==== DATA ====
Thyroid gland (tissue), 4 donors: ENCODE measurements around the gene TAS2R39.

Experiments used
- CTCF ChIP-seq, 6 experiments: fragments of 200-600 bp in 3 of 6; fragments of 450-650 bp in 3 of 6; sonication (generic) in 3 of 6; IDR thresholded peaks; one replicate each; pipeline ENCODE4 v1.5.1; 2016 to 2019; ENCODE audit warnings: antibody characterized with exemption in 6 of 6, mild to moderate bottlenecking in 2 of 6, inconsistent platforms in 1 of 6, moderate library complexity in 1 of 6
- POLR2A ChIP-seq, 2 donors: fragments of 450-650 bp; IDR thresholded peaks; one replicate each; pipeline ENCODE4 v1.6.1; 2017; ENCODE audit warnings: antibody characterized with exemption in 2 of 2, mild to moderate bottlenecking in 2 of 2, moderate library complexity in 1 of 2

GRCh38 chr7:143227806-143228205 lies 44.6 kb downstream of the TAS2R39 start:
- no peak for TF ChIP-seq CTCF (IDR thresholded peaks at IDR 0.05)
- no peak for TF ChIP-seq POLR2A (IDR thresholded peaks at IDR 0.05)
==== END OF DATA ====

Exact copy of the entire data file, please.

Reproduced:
Thyroid gland (tissue), 4 donors: ENCODE measurements around the gene TAS2R39.

Experiments used
- CTCF ChIP-seq, 6 experiments: fragments of 200-600 bp in 3 of 6; fragments of 450-650 bp in 3 of 6; sonication (generic) in 3 of 6; IDR thresholded peaks; one replicate each; pipeline ENCODE4 v1.5.1; 2016 to 2019; ENCODE audit warnings: antibody characterized with exemption in 6 of 6, mild to moderate bottlenecking in 2 of 6, inconsistent platforms in 1 of 6, moderate library complexity in 1 of 6
- POLR2A ChIP-seq, 2 donors: fragments of 450-650 bp; IDR thresholded peaks; one replicate each; pipeline ENCODE4 v1.6.1; 2017; ENCODE audit warnings: antibody characterized with exemption in 2 of 2, mild to moderate bottlenecking in 2 of 2, moderate library complexity in 1 of 2

GRCh38 chr7:143227806-143228205 lies 44.6 kb downstream of the TAS2R39 start:
- no peak for TF ChIP-seq CTCF (IDR thresholded peaks at IDR 0.05)
- no peak for TF ChIP-seq POLR2A (IDR thresholded peaks at IDR 0.05)